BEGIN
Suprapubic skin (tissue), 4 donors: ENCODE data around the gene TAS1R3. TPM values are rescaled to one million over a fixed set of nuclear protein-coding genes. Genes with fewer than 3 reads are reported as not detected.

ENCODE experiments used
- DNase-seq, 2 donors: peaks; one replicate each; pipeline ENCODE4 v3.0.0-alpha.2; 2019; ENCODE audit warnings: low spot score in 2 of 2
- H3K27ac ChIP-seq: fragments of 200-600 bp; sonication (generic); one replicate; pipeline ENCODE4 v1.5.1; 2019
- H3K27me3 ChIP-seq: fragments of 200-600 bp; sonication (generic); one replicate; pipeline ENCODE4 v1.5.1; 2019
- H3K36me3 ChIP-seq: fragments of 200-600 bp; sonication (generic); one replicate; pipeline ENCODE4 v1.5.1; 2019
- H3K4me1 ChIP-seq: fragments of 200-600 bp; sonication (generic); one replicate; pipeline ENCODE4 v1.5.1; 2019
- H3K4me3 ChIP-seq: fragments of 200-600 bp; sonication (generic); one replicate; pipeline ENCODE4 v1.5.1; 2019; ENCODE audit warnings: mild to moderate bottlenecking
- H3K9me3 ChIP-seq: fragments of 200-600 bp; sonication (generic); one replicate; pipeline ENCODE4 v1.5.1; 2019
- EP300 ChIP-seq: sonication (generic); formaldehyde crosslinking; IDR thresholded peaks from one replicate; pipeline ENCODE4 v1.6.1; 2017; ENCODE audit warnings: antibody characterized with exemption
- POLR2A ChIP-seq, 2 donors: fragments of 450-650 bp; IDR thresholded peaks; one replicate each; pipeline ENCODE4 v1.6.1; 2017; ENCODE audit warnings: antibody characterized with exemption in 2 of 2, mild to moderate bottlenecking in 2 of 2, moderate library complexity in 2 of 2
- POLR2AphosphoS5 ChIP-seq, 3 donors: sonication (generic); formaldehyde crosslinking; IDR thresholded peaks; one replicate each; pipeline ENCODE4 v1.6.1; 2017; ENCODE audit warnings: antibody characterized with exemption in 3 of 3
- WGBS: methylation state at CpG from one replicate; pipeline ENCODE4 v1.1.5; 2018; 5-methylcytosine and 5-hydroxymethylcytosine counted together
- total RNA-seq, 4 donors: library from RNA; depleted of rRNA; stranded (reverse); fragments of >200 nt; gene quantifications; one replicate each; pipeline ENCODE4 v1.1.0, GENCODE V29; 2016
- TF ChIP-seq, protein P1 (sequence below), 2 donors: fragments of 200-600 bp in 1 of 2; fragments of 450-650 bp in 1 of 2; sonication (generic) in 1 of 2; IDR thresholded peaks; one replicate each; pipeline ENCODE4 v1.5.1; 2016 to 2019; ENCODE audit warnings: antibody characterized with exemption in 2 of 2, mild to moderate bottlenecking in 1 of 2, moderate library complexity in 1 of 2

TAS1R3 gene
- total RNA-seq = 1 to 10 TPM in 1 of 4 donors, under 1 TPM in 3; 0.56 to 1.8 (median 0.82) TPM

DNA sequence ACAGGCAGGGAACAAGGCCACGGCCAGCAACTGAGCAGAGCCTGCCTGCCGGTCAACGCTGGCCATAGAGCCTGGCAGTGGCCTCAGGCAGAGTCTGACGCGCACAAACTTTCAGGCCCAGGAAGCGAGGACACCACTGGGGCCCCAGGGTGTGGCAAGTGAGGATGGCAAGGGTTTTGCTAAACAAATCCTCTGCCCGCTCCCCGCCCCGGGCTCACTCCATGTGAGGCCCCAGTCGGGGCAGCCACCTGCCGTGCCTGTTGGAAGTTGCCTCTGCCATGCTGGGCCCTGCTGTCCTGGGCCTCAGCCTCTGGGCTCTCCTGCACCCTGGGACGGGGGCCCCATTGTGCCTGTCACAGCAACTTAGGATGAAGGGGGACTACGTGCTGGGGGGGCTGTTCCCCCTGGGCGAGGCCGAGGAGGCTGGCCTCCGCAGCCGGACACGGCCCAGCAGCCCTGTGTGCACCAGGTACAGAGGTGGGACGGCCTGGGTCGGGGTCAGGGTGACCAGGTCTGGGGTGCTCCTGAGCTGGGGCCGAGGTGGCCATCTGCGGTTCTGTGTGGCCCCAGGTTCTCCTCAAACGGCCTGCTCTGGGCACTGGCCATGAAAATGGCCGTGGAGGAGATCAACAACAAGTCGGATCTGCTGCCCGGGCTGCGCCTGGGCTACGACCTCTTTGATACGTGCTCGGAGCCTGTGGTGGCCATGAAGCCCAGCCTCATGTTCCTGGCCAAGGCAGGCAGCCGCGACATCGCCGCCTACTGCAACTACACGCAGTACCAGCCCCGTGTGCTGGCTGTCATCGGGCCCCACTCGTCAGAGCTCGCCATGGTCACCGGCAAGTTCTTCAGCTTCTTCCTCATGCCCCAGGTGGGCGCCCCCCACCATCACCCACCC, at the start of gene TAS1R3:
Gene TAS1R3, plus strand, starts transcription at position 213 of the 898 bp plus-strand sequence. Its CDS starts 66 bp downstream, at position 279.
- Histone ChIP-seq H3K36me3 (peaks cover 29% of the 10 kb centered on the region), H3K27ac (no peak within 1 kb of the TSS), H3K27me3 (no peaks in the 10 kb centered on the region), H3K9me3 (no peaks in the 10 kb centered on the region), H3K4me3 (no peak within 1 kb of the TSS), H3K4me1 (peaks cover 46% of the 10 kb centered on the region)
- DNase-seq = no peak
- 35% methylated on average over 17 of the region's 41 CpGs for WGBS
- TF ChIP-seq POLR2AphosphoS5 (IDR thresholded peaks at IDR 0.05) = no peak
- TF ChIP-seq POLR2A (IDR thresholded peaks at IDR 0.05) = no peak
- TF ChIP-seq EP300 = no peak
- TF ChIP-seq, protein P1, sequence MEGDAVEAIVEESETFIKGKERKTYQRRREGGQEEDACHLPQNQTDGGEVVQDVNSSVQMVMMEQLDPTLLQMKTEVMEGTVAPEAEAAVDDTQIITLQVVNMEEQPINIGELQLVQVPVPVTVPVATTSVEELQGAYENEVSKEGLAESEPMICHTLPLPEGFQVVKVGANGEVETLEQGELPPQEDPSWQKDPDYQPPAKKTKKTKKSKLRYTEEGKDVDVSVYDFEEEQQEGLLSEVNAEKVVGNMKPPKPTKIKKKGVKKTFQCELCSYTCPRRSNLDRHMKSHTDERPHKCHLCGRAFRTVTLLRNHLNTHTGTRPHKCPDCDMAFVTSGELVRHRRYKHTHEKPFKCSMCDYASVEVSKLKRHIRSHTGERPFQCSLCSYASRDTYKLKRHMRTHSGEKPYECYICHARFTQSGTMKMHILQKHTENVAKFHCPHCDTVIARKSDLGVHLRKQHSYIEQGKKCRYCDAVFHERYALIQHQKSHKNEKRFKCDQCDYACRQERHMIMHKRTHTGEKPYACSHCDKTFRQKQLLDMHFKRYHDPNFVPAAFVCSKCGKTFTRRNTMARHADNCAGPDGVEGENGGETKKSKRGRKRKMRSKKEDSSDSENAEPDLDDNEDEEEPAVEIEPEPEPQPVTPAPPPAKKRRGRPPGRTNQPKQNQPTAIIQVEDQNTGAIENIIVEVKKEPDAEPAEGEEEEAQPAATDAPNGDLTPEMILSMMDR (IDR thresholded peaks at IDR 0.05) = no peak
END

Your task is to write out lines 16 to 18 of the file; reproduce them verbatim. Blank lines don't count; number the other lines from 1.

TAS1R3 gene
- total RNA-seq = 1 to 10 TPM in 1 of 4 donors, under 1 TPM in 3; 0.56 to 1.8 (median 0.82) TPM

DNA sequence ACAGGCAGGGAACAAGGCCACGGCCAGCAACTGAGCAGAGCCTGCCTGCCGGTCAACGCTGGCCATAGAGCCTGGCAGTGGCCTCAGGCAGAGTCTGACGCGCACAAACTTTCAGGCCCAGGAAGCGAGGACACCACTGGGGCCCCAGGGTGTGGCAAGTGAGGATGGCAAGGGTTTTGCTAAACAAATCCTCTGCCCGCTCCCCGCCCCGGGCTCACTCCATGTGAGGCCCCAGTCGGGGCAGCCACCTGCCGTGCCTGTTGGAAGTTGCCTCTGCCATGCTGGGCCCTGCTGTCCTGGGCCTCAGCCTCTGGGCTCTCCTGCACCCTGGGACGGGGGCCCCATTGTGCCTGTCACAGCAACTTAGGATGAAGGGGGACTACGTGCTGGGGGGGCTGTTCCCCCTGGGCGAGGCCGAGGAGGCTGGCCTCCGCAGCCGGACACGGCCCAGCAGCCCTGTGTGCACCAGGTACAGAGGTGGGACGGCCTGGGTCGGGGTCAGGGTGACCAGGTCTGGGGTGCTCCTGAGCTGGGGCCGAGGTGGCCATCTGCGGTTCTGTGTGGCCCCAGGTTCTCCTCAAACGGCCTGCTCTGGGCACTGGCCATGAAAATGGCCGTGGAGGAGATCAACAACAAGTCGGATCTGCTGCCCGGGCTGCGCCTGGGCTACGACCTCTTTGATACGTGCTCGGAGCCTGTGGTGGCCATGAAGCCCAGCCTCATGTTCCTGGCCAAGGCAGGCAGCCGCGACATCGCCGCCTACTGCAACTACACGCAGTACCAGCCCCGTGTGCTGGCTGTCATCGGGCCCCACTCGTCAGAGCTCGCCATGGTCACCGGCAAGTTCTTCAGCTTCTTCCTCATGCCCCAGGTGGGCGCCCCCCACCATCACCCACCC, at the start of gene TAS1R3: